The idea was to add herbs and spices into a diet that was reflective of the ordinary U.S. diet. The other herbs and spices were cinnamon, turmeric, and oregano.
The individuals followed their various diets for 4 weeks, with a 2-week vacation in between. At the end of each diet phase, the subjects returned for follow-up examinations. A total of 63 participants finished the trial.
Improvement in blood pressure
The study found that the high spice diet tended to enhance 24-hour blood pressure measurements, compared with the medium and low spice diets.
The researchers did not notice any effect of the diets on low-density lipoprotein cholesterol, clinic-measured blood pressure, indicators of glycemia, vascular function, or oxidative stress.
However, they suggest that 24-hour blood pressure data are a greater predictor of cardiovascular mortality than clinic blood pressure measurement.
The authors feel the research was too brief for vascular remodeling to occur, which might explain why no effect on arterial stiffness was seen.
They also point out that the doses of herbs and spices may not be sufficient to counteract the metabolic consequences of a poor diet. As a result, they cannot propose increasing the intake of herbs and spices alone to reduce the risk of cardiovascular disease in the setting of a poor quality diet.
Furthermore, because the 24 herbs and spices were used in varied amounts on different days of the week, exposure was not constant. Because herbs and spices do not stay in the system for very long, the food eaten in the days leading up to the test may have had a greater impact on the findings.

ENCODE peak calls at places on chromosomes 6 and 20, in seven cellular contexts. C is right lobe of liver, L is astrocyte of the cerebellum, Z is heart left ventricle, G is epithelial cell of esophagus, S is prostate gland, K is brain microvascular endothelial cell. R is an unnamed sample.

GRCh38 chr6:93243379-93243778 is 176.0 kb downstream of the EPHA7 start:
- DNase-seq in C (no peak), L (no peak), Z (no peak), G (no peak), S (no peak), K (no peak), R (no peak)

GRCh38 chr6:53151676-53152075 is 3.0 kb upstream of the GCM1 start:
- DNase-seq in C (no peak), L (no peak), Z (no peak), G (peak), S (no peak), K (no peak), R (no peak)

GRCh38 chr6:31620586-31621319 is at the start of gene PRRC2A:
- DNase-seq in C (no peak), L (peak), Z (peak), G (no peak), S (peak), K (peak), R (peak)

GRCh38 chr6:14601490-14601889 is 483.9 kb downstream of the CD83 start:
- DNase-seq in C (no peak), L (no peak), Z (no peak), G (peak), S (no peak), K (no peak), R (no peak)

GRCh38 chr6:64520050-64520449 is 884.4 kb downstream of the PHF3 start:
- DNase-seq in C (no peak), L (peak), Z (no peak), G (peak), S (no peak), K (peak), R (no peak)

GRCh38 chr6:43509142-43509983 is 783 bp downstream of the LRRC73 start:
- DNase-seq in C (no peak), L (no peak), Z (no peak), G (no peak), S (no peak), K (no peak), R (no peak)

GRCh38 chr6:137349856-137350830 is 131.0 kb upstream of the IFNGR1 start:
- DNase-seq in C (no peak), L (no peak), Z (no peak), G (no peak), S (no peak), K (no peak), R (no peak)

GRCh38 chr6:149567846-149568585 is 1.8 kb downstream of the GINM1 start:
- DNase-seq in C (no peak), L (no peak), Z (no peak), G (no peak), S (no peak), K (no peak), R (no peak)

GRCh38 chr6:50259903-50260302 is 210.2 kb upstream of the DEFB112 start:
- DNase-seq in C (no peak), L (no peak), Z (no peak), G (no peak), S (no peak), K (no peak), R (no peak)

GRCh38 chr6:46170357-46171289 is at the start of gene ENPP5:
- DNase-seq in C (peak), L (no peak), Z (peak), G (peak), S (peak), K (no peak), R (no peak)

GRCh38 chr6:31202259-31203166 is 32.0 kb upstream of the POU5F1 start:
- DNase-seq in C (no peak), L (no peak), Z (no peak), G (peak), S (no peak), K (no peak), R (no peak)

“This study implies there might be potential advantage in terms of blood pressure reduction by having more herbs and spices within our diet,” Dr. Simon Steenson, a nutrition scientist at the British Nutrition Foundation, told MNT.
“However,” he continued, “the effects seen were small and not significant between all levels of intake. While the authors suggest there may be some benefit to including herbs and spices in a suboptimal diet, clearly, the aim from a public health point of view must be to improve dietary patterns in line with evidence-based guidance on diet and health.”
“It will be important to examine the effects of specific spices on blood pressure and to understand the mechanism[s] by which each decreases blood pressure,” Prof. Kris-Etherton told MNT.
“It would also be interesting to analyze the effects of herbs and spices on the microbiome, and to see if any changes in the gut microbiota regulate the effects of herbs and spices on [blood pressure].”
“In addition to clinical trial research, studies are needed to evaluate the impact of effective education programs that teach the use of herbs and spices in a healthy dietary pattern that is lower in sodium, saturated fat, and added sugar on diet quality and clinical endpoints, such as chronic disease risk factors.”
Dr. Steenson came to the following conclusion:
“It is important to note that while the aim of this study was to look at the average American diet, we need major shifts in average dietary patterns to make our eating habits healthier and more sustainable. While certain foods or ingredients may have a small benefit alone, we need to encourage a shift to healthier eating across the board.”